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Dreamstation 2….Sound Insulation Foam?
#11
RE: Dreamstation 2….Sound Insulation Foam?
Someone said you can't fix stupid, but duct tape keeps em quiet for a few minutes.

Applicable maybe?
Dave

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#12
RE: Dreamstation 2….Sound Insulation Foam?
Dave Dielaughing
My get-up-and-go musta got up and went.  Cool
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#13
RE: Dreamstation 2….Sound Insulation Foam?
*gigglesnort*


See my comparison of Viatom/Wellue and CMS50F oximeters here.

Not a doctor, definitely not your doctor, all advice is given as-is and represents simply my own understanding as a fellow patient and OSCAR user.
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#14
RE: Dreamstation 2….Sound Insulation Foam?
BTW, I visited the Resmed store today to send a link to someone and was presented with a popup to a new FAQ on the Resmed site all about the Philips recall and how their (Resmed's) products aren't affected. Resmed has now confirmed that they use different foam than the Philips one, for future "discussions".


See my comparison of Viatom/Wellue and CMS50F oximeters here.

Not a doctor, definitely not your doctor, all advice is given as-is and represents simply my own understanding as a fellow patient and OSCAR user.
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#15
RE: Dreamstation 2….Sound Insulation Foam?
Yeah, Ratchick. 
I told this yo-yo the same thing they and kept saying “well Philips said their foam was safe too”. 

He also believes SoClean couldn’t possibly have anything to do with the issue, so I think you can see what I’m up against.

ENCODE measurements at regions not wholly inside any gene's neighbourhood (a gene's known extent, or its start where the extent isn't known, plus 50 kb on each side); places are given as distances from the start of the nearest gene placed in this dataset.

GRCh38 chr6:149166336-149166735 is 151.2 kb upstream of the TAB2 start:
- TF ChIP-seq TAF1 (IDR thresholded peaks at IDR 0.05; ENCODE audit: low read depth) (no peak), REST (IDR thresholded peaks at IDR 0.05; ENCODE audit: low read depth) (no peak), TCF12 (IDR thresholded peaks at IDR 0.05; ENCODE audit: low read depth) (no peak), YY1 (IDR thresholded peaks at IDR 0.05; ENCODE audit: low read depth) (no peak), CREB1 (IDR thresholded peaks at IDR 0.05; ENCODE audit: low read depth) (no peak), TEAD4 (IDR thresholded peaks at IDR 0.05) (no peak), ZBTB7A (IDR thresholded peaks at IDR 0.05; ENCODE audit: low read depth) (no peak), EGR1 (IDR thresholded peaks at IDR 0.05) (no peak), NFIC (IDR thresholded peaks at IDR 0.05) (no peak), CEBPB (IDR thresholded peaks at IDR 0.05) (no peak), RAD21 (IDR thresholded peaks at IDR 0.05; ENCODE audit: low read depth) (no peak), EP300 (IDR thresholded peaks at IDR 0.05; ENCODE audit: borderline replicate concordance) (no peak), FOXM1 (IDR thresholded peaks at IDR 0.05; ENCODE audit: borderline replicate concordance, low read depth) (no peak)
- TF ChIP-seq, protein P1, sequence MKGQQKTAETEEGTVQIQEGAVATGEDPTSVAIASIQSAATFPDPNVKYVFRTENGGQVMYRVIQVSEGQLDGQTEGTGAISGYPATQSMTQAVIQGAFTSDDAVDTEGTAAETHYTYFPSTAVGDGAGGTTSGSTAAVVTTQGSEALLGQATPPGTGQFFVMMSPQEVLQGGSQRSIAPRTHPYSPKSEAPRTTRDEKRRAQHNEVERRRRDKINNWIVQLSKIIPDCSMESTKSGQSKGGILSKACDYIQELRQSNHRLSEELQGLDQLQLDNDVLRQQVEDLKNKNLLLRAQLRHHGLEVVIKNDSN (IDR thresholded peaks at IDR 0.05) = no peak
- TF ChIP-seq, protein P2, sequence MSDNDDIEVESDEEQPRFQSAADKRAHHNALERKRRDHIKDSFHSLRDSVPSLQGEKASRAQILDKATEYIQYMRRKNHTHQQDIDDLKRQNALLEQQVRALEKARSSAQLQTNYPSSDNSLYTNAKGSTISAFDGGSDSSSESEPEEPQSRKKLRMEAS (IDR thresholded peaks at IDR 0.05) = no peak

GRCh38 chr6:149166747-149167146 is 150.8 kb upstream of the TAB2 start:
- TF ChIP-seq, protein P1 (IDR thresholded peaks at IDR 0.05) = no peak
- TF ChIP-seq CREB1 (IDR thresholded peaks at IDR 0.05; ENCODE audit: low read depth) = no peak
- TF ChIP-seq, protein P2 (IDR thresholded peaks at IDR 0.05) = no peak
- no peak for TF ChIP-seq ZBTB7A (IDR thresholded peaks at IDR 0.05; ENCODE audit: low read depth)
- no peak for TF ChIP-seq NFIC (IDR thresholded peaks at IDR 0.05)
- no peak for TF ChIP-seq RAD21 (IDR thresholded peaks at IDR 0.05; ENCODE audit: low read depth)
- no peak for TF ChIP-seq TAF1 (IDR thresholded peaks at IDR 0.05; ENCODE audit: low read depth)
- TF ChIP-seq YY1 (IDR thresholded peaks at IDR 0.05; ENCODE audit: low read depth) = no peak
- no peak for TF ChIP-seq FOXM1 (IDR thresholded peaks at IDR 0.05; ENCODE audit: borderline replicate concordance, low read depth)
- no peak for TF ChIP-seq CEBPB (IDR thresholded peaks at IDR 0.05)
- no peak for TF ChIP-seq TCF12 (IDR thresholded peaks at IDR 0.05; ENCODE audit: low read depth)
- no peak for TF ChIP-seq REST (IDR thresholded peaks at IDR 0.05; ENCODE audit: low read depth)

My get-up-and-go musta got up and went.  Cool
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#16
RE: Dreamstation 2….Sound Insulation Foam?
Oh good grief.  Oh-jeez


See my comparison of Viatom/Wellue and CMS50F oximeters here.

Not a doctor, definitely not your doctor, all advice is given as-is and represents simply my own understanding as a fellow patient and OSCAR user.
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#17
RE: Dreamstation 2….Sound Insulation Foam?
Philips Dreamstation 2 does indeed use foam insulation for sound abatement of the compressor motor ... It is apparently a different type of foam material which is white, rather than the original black foam found in dreamstation one ... I have a Philips Dreamstation one and I am trying to resolve the problem IF at all possible, otherwise I will just have to write off the CPAP machine altogether  ... I have found that removing the offensive foam material from the Philips Dreamstation does not make the CPAP unit operate any louder, quite surprisingly. Removing the foam material however was somewhat difficult as it involves cutting away parts of the heat-sealed heavy vinyl plastic casing which envelops the compressor motor. It requires caution, patience and proper cutting tools in order to avoid injuring one's self.  Other than cutting away enough plastic to pull the 2 pieces of foam material out of the CPAP motor casing, one must also seal up the holes again in order to maintain air flow in the air channel surrounding the compressor motor. The holes can be sealed up again by fitting the cut pieces back in position again and sealing them with superglue (CA glue or Krazy glue) as these are quite inert once cured ... or just using layers of heavy vinyl tape (Renfrew pro clear vinyl hockey tape works fine) ...  Obviously, great care must be taken to avoid creating plastic debris as much as possible, as that can be quite difficult to clean away (the plastic is static and fine shavings will cling to the insides of the air channels) ... vacuum and wash carefully ... I am still testing, but it appears to be quite operable after this operation ... It is difficult to write off such an expensive machine ... but I do value my pulmonary health and for this reason I may only keep this unit as a backup ... I have used this machine for the past 3 years and it has worked quite well ... The black foam inside appeared intact ... It did not appear to have dried out or broken down into particles ...
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